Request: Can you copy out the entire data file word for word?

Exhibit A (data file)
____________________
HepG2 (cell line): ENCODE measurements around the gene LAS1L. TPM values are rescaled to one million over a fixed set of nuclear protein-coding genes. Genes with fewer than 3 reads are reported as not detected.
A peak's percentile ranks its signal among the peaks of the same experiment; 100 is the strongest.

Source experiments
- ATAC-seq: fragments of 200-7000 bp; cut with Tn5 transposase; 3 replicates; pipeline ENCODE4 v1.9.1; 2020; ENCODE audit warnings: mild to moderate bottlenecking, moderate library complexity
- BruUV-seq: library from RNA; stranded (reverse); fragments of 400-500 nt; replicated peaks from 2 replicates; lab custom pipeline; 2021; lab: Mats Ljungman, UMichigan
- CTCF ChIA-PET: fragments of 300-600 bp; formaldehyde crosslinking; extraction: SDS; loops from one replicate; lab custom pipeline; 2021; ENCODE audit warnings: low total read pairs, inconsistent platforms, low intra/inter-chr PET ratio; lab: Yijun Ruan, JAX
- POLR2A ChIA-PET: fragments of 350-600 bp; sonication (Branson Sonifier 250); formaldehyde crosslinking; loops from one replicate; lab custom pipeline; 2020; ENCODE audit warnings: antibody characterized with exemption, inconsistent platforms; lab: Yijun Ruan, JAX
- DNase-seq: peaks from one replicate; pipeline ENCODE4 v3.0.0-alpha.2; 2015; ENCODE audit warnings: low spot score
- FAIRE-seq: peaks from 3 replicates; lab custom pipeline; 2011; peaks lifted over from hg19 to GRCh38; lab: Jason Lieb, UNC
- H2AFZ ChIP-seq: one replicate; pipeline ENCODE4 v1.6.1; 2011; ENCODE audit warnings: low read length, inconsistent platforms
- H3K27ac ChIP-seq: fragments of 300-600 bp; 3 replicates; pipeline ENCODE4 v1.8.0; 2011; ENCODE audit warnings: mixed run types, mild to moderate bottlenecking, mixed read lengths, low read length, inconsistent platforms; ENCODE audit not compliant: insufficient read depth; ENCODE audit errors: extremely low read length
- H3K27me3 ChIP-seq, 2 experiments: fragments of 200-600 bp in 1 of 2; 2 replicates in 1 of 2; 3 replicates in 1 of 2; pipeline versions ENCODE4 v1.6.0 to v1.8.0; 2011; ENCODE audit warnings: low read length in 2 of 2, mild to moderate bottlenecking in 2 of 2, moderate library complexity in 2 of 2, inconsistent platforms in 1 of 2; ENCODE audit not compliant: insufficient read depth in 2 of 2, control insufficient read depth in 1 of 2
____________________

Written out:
HepG2 (cell line): ENCODE measurements around the gene LAS1L. TPM values are rescaled to one million over a fixed set of nuclear protein-coding genes. Genes with fewer than 3 reads are reported as not detected.
A peak's percentile ranks its signal among the peaks of the same experiment; 100 is the strongest.

Source experiments
- ATAC-seq: fragments of 200-7000 bp; cut with Tn5 transposase; 3 replicates; pipeline ENCODE4 v1.9.1; 2020; ENCODE audit warnings: mild to moderate bottlenecking, moderate library complexity
- BruUV-seq: library from RNA; stranded (reverse); fragments of 400-500 nt; replicated peaks from 2 replicates; lab custom pipeline; 2021; lab: Mats Ljungman, UMichigan
- CTCF ChIA-PET: fragments of 300-600 bp; formaldehyde crosslinking; extraction: SDS; loops from one replicate; lab custom pipeline; 2021; ENCODE audit warnings: low total read pairs, inconsistent platforms, low intra/inter-chr PET ratio; lab: Yijun Ruan, JAX
- POLR2A ChIA-PET: fragments of 350-600 bp; sonication (Branson Sonifier 250); formaldehyde crosslinking; loops from one replicate; lab custom pipeline; 2020; ENCODE audit warnings: antibody characterized with exemption, inconsistent platforms; lab: Yijun Ruan, JAX
- DNase-seq: peaks from one replicate; pipeline ENCODE4 v3.0.0-alpha.2; 2015; ENCODE audit warnings: low spot score
- FAIRE-seq: peaks from 3 replicates; lab custom pipeline; 2011; peaks lifted over from hg19 to GRCh38; lab: Jason Lieb, UNC
- H2AFZ ChIP-seq: one replicate; pipeline ENCODE4 v1.6.1; 2011; ENCODE audit warnings: low read length, inconsistent platforms
- H3K27ac ChIP-seq: fragments of 300-600 bp; 3 replicates; pipeline ENCODE4 v1.8.0; 2011; ENCODE audit warnings: mixed run types, mild to moderate bottlenecking, mixed read lengths, low read length, inconsistent platforms; ENCODE audit not compliant: insufficient read depth; ENCODE audit errors: extremely low read length
- H3K27me3 ChIP-seq, 2 experiments: fragments of 200-600 bp in 1 of 2; 2 replicates in 1 of 2; 3 replicates in 1 of 2; pipeline versions ENCODE4 v1.6.0 to v1.8.0; 2011; ENCODE audit warnings: low read length in 2 of 2, mild to moderate bottlenecking in 2 of 2, moderate library complexity in 2 of 2, inconsistent platforms in 1 of 2; ENCODE audit not compliant: insufficient read depth in 2 of 2, control insufficient read depth in 1 of 2